Written by Scott Linden

I get to play with dogs every day.

It’s a living, as they say. But to make a living, I’ve got to be efficient because in the television business, time is money. The UBCO 2×2 helps – and I need all the help I can get!

My television show Wingshooting USA takes me all over the country, in all types of terrain, pursuing game birds. I visit most areas the year before and scout carefully. When my crew and I arrive next season, at least we know where to start our hunt. It’s the one variable I can control when go-time arrives and you factor in wild birds, my bad shooting, hinky weather, hard-charging hunting dogs and two camera operators.

Many times, as they say, “you can’t get there from here.” Closed or washed-out roads, no roads, and faint traces of old trails are what I found when scouting a remote area of Oregon for an upcoming episode on mountain quail hunting. (If I told you where exactly, I’d have to kill you.) Enter UBCO.

Starting at the trailhead, my UBCO 2×2 eats up the non-productive miles we’ll need to cover before the shooting (camera) – and the shooting (shotgun) – begins. I can find the birdy-looking spots deep in the woods, mark them on GPS, string a series of those together into a day of production that ensures we hit the good stuff, and ignore the so-so habitat.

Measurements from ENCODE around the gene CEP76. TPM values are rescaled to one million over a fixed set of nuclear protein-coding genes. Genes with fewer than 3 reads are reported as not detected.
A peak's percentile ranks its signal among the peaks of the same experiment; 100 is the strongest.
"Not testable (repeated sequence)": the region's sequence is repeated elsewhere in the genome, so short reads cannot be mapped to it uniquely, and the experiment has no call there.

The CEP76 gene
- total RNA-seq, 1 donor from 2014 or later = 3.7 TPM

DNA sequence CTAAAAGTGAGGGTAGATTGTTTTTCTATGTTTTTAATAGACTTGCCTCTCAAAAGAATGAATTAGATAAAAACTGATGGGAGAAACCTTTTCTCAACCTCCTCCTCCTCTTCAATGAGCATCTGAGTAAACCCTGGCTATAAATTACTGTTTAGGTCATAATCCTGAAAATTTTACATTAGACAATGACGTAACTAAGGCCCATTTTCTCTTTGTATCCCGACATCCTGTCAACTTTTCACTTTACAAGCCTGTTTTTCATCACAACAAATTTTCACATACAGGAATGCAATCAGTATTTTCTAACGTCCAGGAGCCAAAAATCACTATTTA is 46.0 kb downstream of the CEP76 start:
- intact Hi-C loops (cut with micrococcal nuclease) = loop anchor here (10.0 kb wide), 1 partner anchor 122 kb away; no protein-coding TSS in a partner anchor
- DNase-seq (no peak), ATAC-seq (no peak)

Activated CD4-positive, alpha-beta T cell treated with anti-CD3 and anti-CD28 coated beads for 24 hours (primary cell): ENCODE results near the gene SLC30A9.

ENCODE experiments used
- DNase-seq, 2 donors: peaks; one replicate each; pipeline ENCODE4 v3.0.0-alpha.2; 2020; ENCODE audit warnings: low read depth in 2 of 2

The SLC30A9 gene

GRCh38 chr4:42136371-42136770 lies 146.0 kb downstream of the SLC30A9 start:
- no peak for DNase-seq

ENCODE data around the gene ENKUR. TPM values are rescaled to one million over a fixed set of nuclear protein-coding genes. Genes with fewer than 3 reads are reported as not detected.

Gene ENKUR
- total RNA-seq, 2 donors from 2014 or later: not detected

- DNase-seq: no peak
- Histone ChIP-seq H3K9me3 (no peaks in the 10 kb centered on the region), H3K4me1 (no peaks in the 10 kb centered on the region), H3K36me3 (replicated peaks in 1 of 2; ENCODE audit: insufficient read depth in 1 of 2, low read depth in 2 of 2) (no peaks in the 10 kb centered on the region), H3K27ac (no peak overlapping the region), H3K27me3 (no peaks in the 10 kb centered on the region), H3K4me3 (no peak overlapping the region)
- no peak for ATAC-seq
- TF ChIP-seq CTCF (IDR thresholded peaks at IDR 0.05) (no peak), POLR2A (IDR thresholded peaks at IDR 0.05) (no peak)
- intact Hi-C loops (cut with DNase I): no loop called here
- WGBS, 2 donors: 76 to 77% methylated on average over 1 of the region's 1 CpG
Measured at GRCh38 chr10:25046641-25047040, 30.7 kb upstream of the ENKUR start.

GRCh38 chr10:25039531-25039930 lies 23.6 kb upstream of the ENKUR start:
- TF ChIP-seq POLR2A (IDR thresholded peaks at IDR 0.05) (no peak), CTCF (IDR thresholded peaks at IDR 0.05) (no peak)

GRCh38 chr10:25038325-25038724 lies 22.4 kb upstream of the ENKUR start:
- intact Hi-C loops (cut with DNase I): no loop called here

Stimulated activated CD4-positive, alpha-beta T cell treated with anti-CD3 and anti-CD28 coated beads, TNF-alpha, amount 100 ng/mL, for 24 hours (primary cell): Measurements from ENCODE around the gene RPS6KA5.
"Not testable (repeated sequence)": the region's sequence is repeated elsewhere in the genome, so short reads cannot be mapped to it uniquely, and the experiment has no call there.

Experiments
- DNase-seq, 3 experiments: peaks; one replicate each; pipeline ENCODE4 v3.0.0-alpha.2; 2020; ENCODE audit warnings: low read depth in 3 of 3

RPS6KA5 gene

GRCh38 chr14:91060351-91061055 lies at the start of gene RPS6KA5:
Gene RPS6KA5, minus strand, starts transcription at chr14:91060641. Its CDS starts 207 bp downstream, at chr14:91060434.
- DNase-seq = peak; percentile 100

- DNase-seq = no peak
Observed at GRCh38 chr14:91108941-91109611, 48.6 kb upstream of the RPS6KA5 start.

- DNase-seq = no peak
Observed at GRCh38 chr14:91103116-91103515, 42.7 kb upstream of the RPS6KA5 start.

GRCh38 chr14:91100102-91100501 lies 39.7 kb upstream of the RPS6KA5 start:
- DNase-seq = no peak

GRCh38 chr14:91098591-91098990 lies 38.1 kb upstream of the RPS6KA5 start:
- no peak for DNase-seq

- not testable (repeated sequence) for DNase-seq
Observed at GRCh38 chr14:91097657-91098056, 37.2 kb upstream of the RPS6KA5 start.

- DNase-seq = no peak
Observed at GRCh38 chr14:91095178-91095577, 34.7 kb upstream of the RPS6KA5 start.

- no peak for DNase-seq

When I’m done with my scouting, it’s easy to get the pup some exercise as a reward for his patience while I was away having all the fun. Next season we’ll be able to move gear, people, and dogs quickly and quietly from truck to location and back.

On this scout, I’m looking for folds in the landscape, low brush with a few scattered trees. There should be a stream trilling away somewhere, and quail food in the form of forbs and grasses. The elusive quarry – the largest of the quail species – will skitter and dash toward the tops of ridges, which are also a welcome feature in the landscape. Finding all of these factors is like a needle in the proverbial haystack, but this haystack is covered in juniper, sage, madrone and ancient lava.

On foot that would take precious days that I don’t have. On an UBCO 2×2, it’s a single, noise-free, productive day. Next year’s shoot will be efficient, productive, and fun. Dogs will find birds, camera operators will get pretty pictures, we will bring home sustainable, free-range food, and viewers will enjoy a day in the field even if they’re housebound in a blizzard.

On this scout, once I was in the zone, I found birds – whirring from beneath madrones toward the summit of jagged lava buttes. Some raced ahead of me on the old logging road, veering into impenetrable conifer thickets. The chittering they use to communicate with each other, and the heart-stopping roar of a big covey alighting in the distance were easy to hear. Frustrating, as I was carrying a camera not a shotgun, but I’ll be back.

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